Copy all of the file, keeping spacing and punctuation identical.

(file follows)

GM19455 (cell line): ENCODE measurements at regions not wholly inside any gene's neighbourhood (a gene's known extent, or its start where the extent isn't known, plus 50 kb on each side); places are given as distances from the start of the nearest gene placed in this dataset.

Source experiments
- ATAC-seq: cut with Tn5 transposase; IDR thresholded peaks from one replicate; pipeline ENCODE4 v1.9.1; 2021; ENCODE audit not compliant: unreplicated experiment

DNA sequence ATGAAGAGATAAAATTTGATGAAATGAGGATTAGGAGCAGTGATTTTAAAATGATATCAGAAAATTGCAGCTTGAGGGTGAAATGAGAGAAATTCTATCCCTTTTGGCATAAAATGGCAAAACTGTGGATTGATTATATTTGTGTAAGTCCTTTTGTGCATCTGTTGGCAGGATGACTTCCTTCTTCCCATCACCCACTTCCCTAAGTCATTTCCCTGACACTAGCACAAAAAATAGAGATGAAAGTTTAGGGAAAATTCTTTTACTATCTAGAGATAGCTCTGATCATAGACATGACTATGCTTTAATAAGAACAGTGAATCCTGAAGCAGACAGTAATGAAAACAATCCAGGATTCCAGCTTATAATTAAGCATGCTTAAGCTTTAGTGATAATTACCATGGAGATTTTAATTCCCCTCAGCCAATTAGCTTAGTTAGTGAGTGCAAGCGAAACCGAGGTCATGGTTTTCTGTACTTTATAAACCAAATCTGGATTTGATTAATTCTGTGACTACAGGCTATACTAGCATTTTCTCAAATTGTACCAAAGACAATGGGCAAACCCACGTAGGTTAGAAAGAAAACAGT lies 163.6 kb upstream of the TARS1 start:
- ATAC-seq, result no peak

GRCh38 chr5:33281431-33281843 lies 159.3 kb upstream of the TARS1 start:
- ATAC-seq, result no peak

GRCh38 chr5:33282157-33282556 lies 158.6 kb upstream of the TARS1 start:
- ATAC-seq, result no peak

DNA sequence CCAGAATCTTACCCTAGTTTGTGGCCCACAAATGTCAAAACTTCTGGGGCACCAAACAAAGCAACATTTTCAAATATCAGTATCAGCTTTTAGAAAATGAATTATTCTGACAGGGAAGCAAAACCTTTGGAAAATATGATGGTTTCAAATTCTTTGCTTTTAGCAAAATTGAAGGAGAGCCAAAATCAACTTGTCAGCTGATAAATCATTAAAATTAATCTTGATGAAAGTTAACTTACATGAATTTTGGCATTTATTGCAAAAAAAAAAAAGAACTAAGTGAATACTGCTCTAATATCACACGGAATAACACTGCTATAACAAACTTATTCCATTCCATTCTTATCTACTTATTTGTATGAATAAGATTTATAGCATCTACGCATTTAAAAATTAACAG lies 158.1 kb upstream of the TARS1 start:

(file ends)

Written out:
GM19455 (cell line): ENCODE measurements at regions not wholly inside any gene's neighbourhood (a gene's known extent, or its start where the extent isn't known, plus 50 kb on each side); places are given as distances from the start of the nearest gene placed in this dataset.

Source experiments
- ATAC-seq: cut with Tn5 transposase; IDR thresholded peaks from one replicate; pipeline ENCODE4 v1.9.1; 2021; ENCODE audit not compliant: unreplicated experiment

DNA sequence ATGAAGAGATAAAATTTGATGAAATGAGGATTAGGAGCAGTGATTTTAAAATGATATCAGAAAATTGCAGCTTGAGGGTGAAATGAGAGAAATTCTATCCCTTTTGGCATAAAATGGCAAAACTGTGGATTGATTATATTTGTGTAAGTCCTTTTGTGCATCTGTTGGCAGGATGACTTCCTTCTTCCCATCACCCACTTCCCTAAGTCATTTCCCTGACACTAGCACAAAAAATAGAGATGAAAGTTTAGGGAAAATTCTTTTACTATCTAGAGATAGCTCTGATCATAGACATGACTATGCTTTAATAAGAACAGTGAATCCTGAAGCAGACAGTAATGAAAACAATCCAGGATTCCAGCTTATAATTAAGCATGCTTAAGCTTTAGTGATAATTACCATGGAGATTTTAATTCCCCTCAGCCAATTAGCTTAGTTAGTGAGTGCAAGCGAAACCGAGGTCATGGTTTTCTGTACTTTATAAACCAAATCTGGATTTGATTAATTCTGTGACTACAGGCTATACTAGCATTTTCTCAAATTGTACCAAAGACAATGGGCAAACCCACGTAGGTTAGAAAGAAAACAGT lies 163.6 kb upstream of the TARS1 start:
- ATAC-seq, result no peak

GRCh38 chr5:33281431-33281843 lies 159.3 kb upstream of the TARS1 start:
- ATAC-seq, result no peak

GRCh38 chr5:33282157-33282556 lies 158.6 kb upstream of the TARS1 start:
- ATAC-seq, result no peak

DNA sequence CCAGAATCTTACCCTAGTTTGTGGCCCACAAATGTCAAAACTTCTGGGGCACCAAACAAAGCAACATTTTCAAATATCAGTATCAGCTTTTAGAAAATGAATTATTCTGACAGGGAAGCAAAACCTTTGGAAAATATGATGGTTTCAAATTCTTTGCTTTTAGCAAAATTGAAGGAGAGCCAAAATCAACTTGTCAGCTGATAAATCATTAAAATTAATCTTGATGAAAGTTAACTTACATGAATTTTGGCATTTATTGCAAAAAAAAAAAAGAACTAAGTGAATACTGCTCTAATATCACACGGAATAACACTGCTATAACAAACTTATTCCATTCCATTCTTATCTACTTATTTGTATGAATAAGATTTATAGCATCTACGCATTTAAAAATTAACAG lies 158.1 kb upstream of the TARS1 start: